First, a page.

Quadratics Done, Exponentials Started

This past week brought the half-way point of two of my one-on-one Grade 11 Math classes, and we completed the quadratics unit. The unit start off strong, but with many outside factors for both students made the end of the unit a struggle.

I’m hoping that things will settle down as we get into the exponential unit.

I like the content of this unit, because there are so many real-life situations that can be modelled by exponential functions – car depreciation, population growth, number of possible pizza from increasing number of pizza toppings, distance of guitar frets, and how gossip spreads. I’m hoping tapping into these more true-to-life applications will help motivate the students.

It’s going to be a busy week for me personally, and I’m concerned how it will affect my prep (for the next unit – Trig – I’m trying to stay a week ahead in lesson planning) and my teaching.

Again, like I’ve written every week, I need to cut myself some slack. It’s okay that not everything is super crazy amazing or engaging.  Sometimes even my most favourite ideas fall flat (for example, the game assignment from the Equivalent Expressions unit ended up being disappointing), and things I think aren’t nearly as engaging are what the students seem to learn the most from (simple dot-to-dot worksheets from the 1970s).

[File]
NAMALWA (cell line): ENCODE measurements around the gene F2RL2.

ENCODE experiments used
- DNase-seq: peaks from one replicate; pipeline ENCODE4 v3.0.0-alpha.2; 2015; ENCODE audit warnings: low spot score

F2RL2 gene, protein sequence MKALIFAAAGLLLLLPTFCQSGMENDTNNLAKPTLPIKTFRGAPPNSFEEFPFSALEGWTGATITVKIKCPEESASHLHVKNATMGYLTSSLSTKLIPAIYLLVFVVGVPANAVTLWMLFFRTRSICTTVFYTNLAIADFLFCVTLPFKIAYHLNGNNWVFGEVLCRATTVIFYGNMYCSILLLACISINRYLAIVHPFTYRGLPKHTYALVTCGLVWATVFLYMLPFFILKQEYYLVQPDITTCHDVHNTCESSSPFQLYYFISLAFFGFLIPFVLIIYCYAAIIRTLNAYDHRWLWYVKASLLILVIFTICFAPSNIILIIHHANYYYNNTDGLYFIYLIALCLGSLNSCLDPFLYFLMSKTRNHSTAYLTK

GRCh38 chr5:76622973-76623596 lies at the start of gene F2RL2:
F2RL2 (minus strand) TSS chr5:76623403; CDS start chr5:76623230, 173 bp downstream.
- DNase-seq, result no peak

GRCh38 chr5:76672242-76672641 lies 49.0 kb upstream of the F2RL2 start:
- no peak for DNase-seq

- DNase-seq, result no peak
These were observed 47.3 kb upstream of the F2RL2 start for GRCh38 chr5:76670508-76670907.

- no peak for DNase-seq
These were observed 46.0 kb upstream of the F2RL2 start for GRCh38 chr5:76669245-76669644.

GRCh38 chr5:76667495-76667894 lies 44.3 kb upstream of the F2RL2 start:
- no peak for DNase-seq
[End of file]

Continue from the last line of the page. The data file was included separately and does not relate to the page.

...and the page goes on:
It goes to show you that what works for one student, might not work for another. They all have their different learning styles, preferences, and interests. A choice board might be a good fix for this issue, but I’m not sure if I have the time or will to try it out for this class

This entry was posted in math, Reflection, students, teaching. Bookmark the permalink.

One Response to Quadratics Done, Exponentials Started

  1. Andrea says:

    You definitely don’t need to get fancy! They do just fine without all the bells and whistles and sometimes, those things we think are super fun and engaging actually add extra layers of complexity that end up confusing or overwhelming students. Open-ended tasks/problems when possible are a good way to give them choices.

    Good luck with the next unit!


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